As the two big political parties fight out their leadership battles in the aftermath of Brexit, there are any number of interesting angles.
One of them is that the UK could soon have its second female Prime Minister and its first since Margaret Thatcher left office 26 years ago. Theresa May is a strong candidate for the Conservatives, while Labour could be about to choose Angela Eagle as the challenger to Jeremy Corbyn's leadership. Ruth Davidson is increasingly popular as the leader of the Scottish Conservatives where she challenges the Leader of the SNP - Nicola Sturgeon. Plaid Cymru is led by Leanne Wood, while Natalie Bennett leads the Green Party.
Across the Pond, it's a straight fight between Donald Trump for the Republicans and Hillary Clinton for the Democrats to become president. Whatever you think of the merits of all of these politicians, there's a fair chance that in 2017, there could be women at the pinnacle of both British and American politics.
But what about the Church? Why is it that in 2016, with politics, business, and many other areas of public life slowly beginning to rectify the structural sexism that has held women back for so long, we still see so few large churches led by women?
Research published recently by the Church of England found that of the 112 large churches (defined as 350+ members) in England, only three were led by women. That means fewer than three per cent of large churches have a female at the helm. This compares very poorly to Parliament, with 191 female MPs, out of a total 650 (29 per cent), to board members of large companies (nine per cent of FTSE 100) and even to Hollywood Directors (seven per cent).
Three questions arise: Why is this the case? Why does it matter? And what can we do to change it?
Obviously this isn't just an issue pertaining to Anglican churches. Certain denominations which don't allow women to be in leadership roles won't be having this conversation. But for those in which women are able to partake in all forms of leadership there is still a disparity among those who lead, skewed towards men.
The Church of England research offers some helpful reflections on why this might be. It offers five reasons:
1) Time-lag: women are still reaching senior positions after only being allowed to be ordained in the early 90s.
2) Discrimination: the Church is candid here, suggesting, "both formal and informal discrimination in the context of selection, job applications, parish life, collegial relationships, job availability and HR policies."
3) Social processes: In other words, the expectation that men will lead and women usually won't.
4) Incompatible social roles and working conditions: Women often have family responsibilities which interfere with full-time, demanding jobs.
5) Organisational structures and dynamics: The whole way that the Church and its pipeline for leaders is constructed goes against women being in charge of big churches.
Into this mix I'd add another simple but very profound reason – visibility. If women don't see other women leading large churches, then a lack of role models and a tacit feeling that it isn't a job they'd be encouraged to do can take hold. I was once told by a talented, articulate female friend that though many of her male contemporaries had been asked if they might put themselves forward for ordination, she had never been asked. This has to change.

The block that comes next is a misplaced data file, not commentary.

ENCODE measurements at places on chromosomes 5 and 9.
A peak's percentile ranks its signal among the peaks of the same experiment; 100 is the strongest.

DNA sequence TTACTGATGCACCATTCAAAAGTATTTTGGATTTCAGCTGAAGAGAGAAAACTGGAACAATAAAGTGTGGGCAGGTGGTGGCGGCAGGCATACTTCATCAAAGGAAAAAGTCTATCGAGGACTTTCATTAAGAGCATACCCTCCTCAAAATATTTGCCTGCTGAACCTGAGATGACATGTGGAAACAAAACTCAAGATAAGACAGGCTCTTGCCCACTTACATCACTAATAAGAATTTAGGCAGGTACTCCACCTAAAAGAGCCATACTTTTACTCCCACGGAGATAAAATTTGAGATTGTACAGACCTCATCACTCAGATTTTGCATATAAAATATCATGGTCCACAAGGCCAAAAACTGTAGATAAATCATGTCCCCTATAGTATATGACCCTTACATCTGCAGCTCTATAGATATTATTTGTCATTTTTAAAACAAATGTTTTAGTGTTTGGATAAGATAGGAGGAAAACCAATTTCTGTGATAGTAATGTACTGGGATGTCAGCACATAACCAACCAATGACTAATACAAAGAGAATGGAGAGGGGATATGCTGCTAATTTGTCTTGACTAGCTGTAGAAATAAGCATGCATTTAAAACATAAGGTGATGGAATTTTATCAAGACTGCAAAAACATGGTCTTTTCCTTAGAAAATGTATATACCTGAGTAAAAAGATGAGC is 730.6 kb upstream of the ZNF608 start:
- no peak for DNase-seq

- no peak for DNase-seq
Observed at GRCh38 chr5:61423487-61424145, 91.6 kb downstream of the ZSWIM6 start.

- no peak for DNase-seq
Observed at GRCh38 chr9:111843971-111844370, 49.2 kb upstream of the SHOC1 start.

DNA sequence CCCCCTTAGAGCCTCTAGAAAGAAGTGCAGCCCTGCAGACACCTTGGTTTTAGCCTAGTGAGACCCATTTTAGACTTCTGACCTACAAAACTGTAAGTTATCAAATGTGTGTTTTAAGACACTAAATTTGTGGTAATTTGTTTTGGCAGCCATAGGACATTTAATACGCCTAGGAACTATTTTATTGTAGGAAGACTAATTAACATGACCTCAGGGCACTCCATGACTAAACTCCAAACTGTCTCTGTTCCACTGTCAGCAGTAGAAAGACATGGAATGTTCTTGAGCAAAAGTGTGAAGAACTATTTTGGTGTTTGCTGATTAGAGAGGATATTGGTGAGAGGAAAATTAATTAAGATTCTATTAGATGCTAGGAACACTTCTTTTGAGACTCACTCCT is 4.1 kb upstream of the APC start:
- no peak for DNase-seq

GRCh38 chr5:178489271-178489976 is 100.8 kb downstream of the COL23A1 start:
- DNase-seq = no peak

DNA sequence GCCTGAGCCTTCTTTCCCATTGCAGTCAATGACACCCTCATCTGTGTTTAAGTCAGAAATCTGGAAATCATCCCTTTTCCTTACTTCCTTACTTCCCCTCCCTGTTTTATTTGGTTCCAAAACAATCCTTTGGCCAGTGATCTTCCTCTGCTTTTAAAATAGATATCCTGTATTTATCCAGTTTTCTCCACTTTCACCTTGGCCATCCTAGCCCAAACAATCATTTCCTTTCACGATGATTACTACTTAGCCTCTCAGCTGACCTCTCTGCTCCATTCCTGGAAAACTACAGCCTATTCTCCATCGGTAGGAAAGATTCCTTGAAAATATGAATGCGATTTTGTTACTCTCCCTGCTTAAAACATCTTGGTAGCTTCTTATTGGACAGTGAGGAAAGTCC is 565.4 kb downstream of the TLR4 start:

And why does this matter? Frankly, to be missing out on the leadership gifts of half of the population is a massive own goal for the Church. A body which only uses one side is not functioning at full capacity. As my friend Rev Alexandra Lilley, a curate in East London, says, "Men and women are made interdependent, in the image of God, and when we minister together we represent a richer reflection of what God is like. The Church has been lop-sided in its leadership and I am excited to see how God will grow a Church that has removed what has been a stumbling block for many."
In addition, the risk of a vicious cycle developing is obvious – a lack of women leading big churches makes it seem like women don't (or shouldn't) lead big churches. That becomes a self-fulfilling prophecy and the talents of young women are put into other fields rather than church leadership.
I've personally benefitted from the preaching, pastoral care and many, many other gifts of women who've had leadership roles. It would be a crying shame to leave many of these gifts untapped in larger churches – which often set the tone for smaller churches too.
So what can we do to change this? Well, we can start by acknowledging this as a massive problem. The kind of positive steps taken in politics won't be as easy to replicate in the Church – a central body imposing an 'all women shortlist,' for example, wouldn't be possible when there are fewer candidates for church leadership than there are to become an MP. In addition, these kind of decisions are mostly taken at a local level – a church gets a good level of input into its new minister in most denominations.
Instead, we need a steely determination to invest in women (yes young women especially, but women of all ages). We need to listen to what changes would help tackle the structural reasons listen above which are preventing women becoming church leaders. We need proactive encouragement of women from men who are currently in positions of power – from Bishops to megachurch pastors to theologians. Men need to be proactive in promoting women, listening to women and even be prepared to be replaced by women. Men need to be advocates for women in all levels of leadership. That's why I'm writing this – it's down to all of us to make change happen.
We have a big problem at the moment, but the problem is also rife with possibilities. If we can get this right and release women into leadership across the Church, a fresh wave of enthusiasm, talent and wisdom will be ours. Let's get on with it.
Follow Andy Walton on Twitter: @waltonandy